treats the (medical) condition = PROVIDES TREATMENT

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2. Avoiding Unwanted Subjects

A major way to avoid an unwanted subject of a verb is, of course, to make the verb passive (unless it can be replaced with a different verb whose active form is equivalent to a passive – see 27. How to Avoid Passive Verbs). However, sometimes a passive verb is simply not possible (see 46. How to Avoid “I”, “We” and “You”). The verb with the unwanted subject may, for example, be intransitive (unable to be made passive – see 113. Verbs That Cannot Be Passive), or already in the passive form. Here is an example of an unwanted subject (we) with an intransitive verb:

(e) We did not seem to be progressing.

The problem of avoiding we in such sentences can again be solved by changing the main verb into a related noun, like this:

(f) Progress did not seem to be being made (= occurring).

An example of an unwanted subject with a passive verb is:

(g) People were instructed to return home.

To avoid saying people, just change instructed into an instruction, like this:

(h) An instruction was given to return home.

More examples of this strategy are in the post 131. Uses of “Action” Nouns. There is also an exercise at the end of this post that provides practice in it.

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USING EXPRESSIONS LIKE “make a decision” TO FACILITATE WORD ADDITIONS

Sometimes an expanded verb like make a decision is the only means of adding a particular idea to a sentence. Consider this:

(i) It is planned to make an essential improvement to the building.

Using the verb improve instead of make an improvement would make it difficult for the idea of “essential” to be included. In some other cases, including an idea like this is possible by means of an adverb, as in this example:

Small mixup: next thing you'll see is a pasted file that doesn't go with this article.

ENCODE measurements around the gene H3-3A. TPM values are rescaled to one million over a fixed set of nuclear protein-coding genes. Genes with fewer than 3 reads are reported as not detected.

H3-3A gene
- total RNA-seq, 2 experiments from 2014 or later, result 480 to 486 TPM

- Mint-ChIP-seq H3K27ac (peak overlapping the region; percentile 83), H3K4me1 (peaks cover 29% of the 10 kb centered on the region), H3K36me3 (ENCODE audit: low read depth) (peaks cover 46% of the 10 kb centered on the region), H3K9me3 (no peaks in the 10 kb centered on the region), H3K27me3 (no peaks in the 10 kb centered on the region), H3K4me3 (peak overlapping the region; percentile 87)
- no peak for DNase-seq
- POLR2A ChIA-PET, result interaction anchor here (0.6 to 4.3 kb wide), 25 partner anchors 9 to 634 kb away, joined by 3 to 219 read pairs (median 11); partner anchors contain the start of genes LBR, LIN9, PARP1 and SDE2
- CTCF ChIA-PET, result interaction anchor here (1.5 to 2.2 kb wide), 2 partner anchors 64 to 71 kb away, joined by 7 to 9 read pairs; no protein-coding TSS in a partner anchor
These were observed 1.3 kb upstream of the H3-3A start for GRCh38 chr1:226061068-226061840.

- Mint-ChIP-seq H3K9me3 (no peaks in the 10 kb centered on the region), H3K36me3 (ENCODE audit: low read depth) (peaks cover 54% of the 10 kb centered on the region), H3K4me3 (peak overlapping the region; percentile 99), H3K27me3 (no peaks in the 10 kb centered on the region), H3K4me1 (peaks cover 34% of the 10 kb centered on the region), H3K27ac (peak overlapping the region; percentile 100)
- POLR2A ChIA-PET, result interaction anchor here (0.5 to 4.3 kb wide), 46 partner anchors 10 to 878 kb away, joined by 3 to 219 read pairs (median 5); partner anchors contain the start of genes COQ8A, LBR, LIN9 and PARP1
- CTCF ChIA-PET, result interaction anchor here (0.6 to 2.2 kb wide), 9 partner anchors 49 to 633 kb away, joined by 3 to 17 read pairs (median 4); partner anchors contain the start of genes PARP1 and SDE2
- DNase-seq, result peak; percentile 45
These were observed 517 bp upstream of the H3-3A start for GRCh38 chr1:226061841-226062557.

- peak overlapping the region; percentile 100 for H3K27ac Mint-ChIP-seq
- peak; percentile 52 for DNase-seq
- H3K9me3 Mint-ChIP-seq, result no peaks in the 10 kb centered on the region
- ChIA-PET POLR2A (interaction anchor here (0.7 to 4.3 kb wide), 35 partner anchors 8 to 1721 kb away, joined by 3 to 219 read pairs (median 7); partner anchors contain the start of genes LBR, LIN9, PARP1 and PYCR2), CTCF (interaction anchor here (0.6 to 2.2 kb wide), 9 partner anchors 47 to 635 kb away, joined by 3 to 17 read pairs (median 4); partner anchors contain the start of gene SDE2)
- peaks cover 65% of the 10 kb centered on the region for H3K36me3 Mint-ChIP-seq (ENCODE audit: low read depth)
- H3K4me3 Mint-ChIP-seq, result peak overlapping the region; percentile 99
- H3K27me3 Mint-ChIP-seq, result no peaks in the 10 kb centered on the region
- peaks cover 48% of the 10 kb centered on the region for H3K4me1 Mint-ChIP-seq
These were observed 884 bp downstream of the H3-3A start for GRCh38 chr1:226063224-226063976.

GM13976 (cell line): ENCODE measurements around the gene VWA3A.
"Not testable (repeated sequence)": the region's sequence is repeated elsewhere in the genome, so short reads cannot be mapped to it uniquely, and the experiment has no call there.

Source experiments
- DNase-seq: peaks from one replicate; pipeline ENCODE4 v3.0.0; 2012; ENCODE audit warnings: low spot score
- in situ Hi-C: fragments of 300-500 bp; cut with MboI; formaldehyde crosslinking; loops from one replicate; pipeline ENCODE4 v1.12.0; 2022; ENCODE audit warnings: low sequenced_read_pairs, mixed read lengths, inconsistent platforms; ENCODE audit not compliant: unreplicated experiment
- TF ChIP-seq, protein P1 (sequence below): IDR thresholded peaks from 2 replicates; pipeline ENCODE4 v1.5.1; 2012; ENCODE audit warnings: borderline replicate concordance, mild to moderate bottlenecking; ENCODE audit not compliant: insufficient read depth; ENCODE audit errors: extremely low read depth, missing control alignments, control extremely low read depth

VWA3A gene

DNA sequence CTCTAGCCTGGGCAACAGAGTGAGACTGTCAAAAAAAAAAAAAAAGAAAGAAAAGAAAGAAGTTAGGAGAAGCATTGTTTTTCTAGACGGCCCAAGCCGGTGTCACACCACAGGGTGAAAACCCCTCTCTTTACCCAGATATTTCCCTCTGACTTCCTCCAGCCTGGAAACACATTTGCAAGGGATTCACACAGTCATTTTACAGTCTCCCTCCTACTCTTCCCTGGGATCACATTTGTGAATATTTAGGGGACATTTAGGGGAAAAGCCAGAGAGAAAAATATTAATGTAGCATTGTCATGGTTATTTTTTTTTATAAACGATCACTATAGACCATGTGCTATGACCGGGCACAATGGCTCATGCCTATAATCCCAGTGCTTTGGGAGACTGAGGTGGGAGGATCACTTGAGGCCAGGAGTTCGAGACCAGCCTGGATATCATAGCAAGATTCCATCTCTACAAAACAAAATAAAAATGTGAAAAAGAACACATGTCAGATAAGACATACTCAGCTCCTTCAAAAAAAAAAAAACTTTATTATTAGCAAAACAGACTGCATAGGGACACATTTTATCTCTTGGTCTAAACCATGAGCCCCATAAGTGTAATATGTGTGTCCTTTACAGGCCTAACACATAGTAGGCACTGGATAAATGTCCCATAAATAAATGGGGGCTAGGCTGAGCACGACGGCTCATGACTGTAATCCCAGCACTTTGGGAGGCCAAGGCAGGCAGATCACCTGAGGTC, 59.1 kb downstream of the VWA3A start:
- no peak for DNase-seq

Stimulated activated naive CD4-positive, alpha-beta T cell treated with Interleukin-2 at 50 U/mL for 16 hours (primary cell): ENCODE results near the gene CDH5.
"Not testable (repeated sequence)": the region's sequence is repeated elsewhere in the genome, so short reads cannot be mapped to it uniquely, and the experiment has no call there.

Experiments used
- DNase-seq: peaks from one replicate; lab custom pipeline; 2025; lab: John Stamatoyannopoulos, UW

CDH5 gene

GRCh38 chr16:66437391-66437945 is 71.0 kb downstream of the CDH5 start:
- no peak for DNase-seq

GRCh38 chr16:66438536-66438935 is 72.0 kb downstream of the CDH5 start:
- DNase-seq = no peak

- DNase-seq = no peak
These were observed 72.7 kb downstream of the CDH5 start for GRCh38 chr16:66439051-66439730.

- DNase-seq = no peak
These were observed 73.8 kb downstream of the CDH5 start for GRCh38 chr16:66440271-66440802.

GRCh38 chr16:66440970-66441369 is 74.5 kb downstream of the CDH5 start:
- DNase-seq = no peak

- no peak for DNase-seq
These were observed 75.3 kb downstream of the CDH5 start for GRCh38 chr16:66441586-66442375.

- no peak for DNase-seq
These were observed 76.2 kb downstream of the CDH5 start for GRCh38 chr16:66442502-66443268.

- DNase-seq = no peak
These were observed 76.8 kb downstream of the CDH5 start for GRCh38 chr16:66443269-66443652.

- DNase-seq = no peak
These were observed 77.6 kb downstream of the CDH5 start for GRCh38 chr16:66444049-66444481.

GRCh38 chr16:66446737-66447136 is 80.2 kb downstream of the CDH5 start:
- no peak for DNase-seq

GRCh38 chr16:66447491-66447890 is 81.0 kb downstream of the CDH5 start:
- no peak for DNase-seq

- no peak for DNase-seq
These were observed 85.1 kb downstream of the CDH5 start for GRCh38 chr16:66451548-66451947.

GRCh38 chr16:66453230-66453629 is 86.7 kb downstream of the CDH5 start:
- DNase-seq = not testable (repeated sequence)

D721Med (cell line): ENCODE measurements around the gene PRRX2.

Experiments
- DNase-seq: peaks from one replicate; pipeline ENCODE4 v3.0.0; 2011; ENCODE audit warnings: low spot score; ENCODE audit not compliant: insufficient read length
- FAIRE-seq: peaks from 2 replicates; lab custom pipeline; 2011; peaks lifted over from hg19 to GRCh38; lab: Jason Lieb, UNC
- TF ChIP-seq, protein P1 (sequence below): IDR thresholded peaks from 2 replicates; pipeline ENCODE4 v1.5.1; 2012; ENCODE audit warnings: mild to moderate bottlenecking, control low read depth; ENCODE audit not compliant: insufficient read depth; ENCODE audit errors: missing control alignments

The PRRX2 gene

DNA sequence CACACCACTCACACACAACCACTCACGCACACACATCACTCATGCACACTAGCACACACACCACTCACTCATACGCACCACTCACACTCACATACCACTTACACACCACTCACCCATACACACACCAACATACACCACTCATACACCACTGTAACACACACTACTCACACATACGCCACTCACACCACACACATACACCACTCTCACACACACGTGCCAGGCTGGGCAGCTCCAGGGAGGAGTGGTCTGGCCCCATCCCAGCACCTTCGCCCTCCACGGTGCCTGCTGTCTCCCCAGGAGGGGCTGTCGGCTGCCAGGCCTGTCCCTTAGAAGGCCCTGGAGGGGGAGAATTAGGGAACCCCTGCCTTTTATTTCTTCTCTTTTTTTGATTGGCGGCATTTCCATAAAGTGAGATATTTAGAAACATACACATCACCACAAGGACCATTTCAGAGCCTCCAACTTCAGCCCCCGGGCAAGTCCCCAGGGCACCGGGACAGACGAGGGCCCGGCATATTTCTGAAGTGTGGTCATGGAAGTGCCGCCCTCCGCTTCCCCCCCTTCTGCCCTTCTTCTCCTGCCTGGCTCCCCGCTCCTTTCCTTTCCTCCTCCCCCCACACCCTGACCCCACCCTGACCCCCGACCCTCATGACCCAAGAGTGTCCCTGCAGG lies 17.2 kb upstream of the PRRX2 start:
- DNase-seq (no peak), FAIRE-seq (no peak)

(j) The government must make a quick decision to raise taxes.

We could use the adverb quickly here with the basic verb decide (more on this use of adverbs is in the post 120. Six Things to Know about Adverbs). This makes the expanded verb unnecessary here. However, in sentence (i) saying essentially improve would create a different meaning – essentially does not mean “vitally”. This means that changing the verb improve into the noun improvement and describing it with the adjective essential is the only way of adding the meaning of “essential” to the sentence. Another adjective like essential is large, while another like quick is visible.
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PRACTICE EXERCISE (AVOIDING UNWANTED WORDS)

How could each of the following be rewritten so that the underlined words are not mentioned? Answers are given below.

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1. You responded immediately.

2. The researcher was assisted by the hospital.

3. The aeroplane takes off at 21.30.

4. I concluded that the task was impossible.

5. When we are ordered to report early, we must hasten.

6. The committee met in the morning.

7. We should be addressed in Room B.

8. Mary’s book will be published next month.

9. Someone has died.

10. You are required to possess a passport.

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Answers (further alternatives may be possible)

1. An immediate response was made/given. (A response was given/made immediately).

2. Assistance was given (provided) by the hospital. ( … was received from … ).

3. Takeoff is (takes place) at 21.30.

4. The conclusion was (was reached) that the task was impossible.

5. When an order is given to report early, haste is needed (required).

6.  The meeting was (took place) in the morning.

7. The address should be (take place) in Room B.

8. Publication will be (take place) next month.

9. A death has occurred (taken place).

10. There is a requirement (a requirement exists) to possess a passport. (Possession of a passport is required).

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4 thoughts on “39. “Decide” or “Make a Decision”?

  1. Hi Paul
    By mistake, I found your website and it is a godsend. Not many website offers a good linguistic advice as your. However, after carefully reading how avoid “I” topic in one of the page, still find it difficult to avoiding writing “I”, specially when it comes to a job application. Of course, English is a second language. Find it tough expressing well in English. So, could you please put up more explanations and examples on that page. Thanks!

    • Hi Max. Thanks for your kind feedback and interesting question. I would say that using “I” is actually alright in job applications, since you, the writer, are very much the focus of the text. However, for talking about work experience in a curriculum vitae, it is quite common to find sentences that simply leave out “I” and begin with the verb (e.g. “Handled telephone enquiries”). More about this is in the post 93. Good and Bad Lists.

  2. I enjoy reading your posts. English is not my first language, but I spend a good part of my life writing clinical reports, which requires in certain style, in English. I am learning a lot from you, because I am practicing to write differently.